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In the crosshairs of conscience: John Kitzhaber's death penalty reckoning

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To cope with his dread, John Kitzhaber opened his leather-bound journal and began to write.
It was a little past 9 on the morning of Nov. 22, 2011. Gary Haugen had dropped his appeals. A Marion County judge had signed the murderer's death warrant, leaving Kitzhaber, a former emergency room doctor, to decide Haugen's fate. The 49-year-old would soon die by lethal injection if the governor didn't intervene.
Kitzhaber was exhausted, having been unable to sleep the night before, but he needed to call the families of Haugen's victims.
"I know my decision will delay the closure they need and deserve," he wrote.
The son of University of Oregon English professors, Kitzhaber began writing each day in his journal in the early 1970s. The practice helped him organize his thoughts and, on that particular morning, gather his courage.
Kitzhaber first dialed the widow of David Polin, an inmate Haugen beat and stabbed to death in 2003 while already serving a life sentence fo…

Defiant Erdogan attacks EU, backs restoring death penalty

President Tayyip Erdogan
President Tayyip Erdogan
ANKARA/ISTANBUL (Reuters) - President Tayyip Erdogan on Sunday defiantly stepped up his attacks on the European Union, saying Turkey had to go its own way and vowing to bring back the death penalty if parliament passed it.

At the opening ceremony of a memorial dedicated to the roughly 250 people who died in last year's failed coup, Erdogan accused Brussels of "messing about" with Turkey's decades-long bid to join the bloc.

The speech in the early hours of Sunday wound up a marathon session of public appearances by Erdogan in both the capital and Istanbul overnight to mark the anniversary of last year's defeated coup.

"The stance of the European Union is clear to see ... 54 years have passed and they are still messing us about," he said, citing what he said was Brussels' failure to keep promises on everything from a visa deal to aid for Syrian migrants.

"We will sort things out for ourselves. There's no other option."

Ties with the West were strained when European governments voiced alarm at the scale of the crackdown that followed the coup. Some 150,000 people have been sacked or suspended from their jobs and more than 50,000 detained on suspicion of links with the U.S.-based Muslim cleric Fethullah Gulen, whom Ankara blames for the attempted putsch.

Erdogan also said he would approve, "without hesitation" the death penalty, if parliament voted to restore it -- a move that would effectively end Turkey's bid to join the EU.

"I don't look at what Hans and George say. I look at what Ahmet, Mehmet, Hasan, Huseyin, Ayse, Fatma and Hatice say," he said, to cheers from a flag-waving crowd.

Erdogan, the most popular and divisive politician in recent Turkish history, sees himself as the liberator of pious millions who were deprived for decades of their rights and welfare by the secular elite.

The coup's defeat has likely ended decades of military interference in Turkish politics. But the purges have sharpened the divide between Erdogan's supporters and Western-facing Turks who want closer ties with Europe.

'Slam the Door'


Critics say Erdogan is using a state of emergency introduced after the coup to target opposition figures including rights activists, politicians and journalists.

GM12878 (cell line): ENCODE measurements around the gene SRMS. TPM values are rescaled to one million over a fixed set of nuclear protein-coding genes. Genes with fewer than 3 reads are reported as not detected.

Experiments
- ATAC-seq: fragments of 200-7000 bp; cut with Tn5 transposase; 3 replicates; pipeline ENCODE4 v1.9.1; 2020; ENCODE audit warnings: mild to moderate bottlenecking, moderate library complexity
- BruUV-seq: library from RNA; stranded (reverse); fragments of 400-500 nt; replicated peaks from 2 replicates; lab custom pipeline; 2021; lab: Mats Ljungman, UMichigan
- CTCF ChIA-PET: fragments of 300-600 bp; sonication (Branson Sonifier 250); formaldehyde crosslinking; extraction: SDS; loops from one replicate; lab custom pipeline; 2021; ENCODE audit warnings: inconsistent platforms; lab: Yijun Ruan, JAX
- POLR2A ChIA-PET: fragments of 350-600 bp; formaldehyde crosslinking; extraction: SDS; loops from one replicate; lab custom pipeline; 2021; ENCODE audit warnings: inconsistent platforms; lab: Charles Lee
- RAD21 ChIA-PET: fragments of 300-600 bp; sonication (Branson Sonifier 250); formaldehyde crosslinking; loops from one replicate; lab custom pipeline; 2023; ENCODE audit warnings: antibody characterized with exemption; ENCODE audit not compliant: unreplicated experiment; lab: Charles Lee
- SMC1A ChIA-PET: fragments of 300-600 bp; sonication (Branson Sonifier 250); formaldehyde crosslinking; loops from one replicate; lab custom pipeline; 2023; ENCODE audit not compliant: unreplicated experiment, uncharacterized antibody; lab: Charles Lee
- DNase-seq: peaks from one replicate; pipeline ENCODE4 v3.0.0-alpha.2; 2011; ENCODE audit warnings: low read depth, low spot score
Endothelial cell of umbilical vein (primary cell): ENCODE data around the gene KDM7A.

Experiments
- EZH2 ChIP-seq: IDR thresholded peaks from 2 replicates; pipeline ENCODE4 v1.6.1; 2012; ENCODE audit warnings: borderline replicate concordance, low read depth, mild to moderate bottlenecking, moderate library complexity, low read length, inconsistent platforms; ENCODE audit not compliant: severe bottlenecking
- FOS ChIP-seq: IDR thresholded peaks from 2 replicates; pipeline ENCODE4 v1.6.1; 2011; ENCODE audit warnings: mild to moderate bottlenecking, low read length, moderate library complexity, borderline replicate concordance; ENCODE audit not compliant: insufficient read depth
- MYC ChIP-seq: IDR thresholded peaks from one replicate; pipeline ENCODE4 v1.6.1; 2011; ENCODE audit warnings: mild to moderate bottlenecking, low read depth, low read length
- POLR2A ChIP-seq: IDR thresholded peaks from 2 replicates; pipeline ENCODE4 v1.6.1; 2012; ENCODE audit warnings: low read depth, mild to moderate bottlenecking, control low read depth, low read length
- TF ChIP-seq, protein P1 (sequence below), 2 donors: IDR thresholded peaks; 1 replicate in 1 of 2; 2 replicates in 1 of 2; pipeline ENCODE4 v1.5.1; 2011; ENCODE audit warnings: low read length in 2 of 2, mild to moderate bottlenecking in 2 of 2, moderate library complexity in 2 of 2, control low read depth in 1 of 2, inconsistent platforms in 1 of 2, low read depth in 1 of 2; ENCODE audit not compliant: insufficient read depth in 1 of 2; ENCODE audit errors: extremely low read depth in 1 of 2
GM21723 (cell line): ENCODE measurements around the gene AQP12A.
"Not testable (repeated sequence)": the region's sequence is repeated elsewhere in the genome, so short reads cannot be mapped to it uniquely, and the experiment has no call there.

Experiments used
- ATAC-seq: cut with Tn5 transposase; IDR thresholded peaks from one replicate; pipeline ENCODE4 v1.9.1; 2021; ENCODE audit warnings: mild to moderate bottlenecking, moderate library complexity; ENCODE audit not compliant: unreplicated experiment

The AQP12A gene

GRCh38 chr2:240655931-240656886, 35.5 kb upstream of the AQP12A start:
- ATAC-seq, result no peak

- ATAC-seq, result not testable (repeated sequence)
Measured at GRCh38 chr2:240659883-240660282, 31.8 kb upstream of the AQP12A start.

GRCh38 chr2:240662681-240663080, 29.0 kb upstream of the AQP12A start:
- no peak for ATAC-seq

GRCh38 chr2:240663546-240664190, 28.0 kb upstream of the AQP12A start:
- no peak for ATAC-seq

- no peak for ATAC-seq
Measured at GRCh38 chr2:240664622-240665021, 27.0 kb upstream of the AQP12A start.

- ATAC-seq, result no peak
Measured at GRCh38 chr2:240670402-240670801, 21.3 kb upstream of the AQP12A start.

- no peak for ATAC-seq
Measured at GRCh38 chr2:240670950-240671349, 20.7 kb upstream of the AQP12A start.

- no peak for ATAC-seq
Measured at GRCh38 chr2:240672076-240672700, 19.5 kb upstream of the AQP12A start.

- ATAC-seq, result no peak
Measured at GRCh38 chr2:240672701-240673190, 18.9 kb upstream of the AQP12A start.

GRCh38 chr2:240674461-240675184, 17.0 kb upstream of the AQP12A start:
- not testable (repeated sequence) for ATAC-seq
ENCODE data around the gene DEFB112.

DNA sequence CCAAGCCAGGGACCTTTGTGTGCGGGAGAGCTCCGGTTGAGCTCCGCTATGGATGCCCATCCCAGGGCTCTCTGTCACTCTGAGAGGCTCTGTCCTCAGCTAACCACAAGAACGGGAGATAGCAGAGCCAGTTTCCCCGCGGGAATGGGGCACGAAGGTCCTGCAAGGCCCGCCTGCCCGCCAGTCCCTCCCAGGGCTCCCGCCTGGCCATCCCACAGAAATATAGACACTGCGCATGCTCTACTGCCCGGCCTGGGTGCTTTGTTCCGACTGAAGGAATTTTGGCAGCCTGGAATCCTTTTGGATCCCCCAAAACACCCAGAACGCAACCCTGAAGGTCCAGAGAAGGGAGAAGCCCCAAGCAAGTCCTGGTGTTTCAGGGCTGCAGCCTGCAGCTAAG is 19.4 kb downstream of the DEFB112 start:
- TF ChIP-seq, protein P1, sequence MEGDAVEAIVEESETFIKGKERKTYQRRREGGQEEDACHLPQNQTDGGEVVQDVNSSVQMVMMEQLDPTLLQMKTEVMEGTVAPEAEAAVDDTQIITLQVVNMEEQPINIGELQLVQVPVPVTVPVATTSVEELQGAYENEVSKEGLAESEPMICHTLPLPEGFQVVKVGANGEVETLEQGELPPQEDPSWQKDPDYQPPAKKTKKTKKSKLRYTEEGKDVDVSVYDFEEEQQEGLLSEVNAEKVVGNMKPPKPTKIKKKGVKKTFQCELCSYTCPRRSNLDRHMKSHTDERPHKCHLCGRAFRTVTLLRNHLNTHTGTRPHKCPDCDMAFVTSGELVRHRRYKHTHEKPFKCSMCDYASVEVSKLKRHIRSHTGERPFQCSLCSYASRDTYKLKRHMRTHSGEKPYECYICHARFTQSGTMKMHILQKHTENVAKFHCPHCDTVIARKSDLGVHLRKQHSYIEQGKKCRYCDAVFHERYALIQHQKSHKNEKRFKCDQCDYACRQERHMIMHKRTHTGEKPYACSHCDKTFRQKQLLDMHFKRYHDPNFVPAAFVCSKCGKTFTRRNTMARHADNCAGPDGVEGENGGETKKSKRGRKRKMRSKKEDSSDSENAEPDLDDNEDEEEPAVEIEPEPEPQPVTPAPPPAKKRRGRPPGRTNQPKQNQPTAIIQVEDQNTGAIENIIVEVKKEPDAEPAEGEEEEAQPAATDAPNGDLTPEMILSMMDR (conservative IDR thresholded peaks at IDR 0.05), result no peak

More than a dozen members of the pro-Kurdish Peoples' Democratic Party (HDP) - including its two co-leaders - are in jail, as well as local members of rights group Amnesty International.

Turkey
The New York-based Committee to Protect Journalists calls Turkey the world's biggest jailer of journalists, with some 160 now detained. Leftist, pro-Kurdish and opposition media outlets have also been shut.

Authorities on Saturday detained the editor of a local newspaper over a column criticizing the aftermath of the failed coup, her newspaper said.

In the run-up to the anniversary, Turkish media has been saturated by coverage from the coup attempt, with some channels showing almost constant footage from last year of young men and headscarved mothers facing down armed soldiers and tanks.

On Saturday, mobile phone networks played a 13-second pre-recorded message from Erdogan before connecting calls. In the message he honored the "martyrs" who died during the coup attempt and those "veterans" who took to the streets.

'Rip the Heads Off'


European Commission chief Jean-Claude Juncker said the EU remained committed to dialogue with Turkey and called on Ankara to strengthen democracy and the rule of law. He also warned against reinstating the death penalty.

"One year after the attempted coup, Europe's hand remains outstretched," Juncker wrote in Germany's Bild am Sonntag newspaper.

"If Turkey were to introduce the death penalty, the Turkish government would finally slam the door to EU membership."

Addressing a crowd of hundreds of thousands in Istanbul on Saturday evening, Erdogan threatened to wreak violent retribution on Turkey's enemies, including FETO - his term for Gulen's network - and the outlawed Kurdistan Workers Party (PKK).

"We know who is behind FETO, the PKK and all of them," he said. "We cannot defeat the queen, king, or sheikhs without defeating the pawns, knights and castles. Firstly, we will rip the heads off of these traitors."

He also said that alleged members of Gulen's network would be forced to wear jumpsuits like those worn by prisoners at the Guantanamo Bay detention camp, after one detainee showed up to a court hearing wearing a T-shirt that said "Hero".

Source: Reuters, Daren Butler and Tuvan Gumrukcu, July 16, 2017

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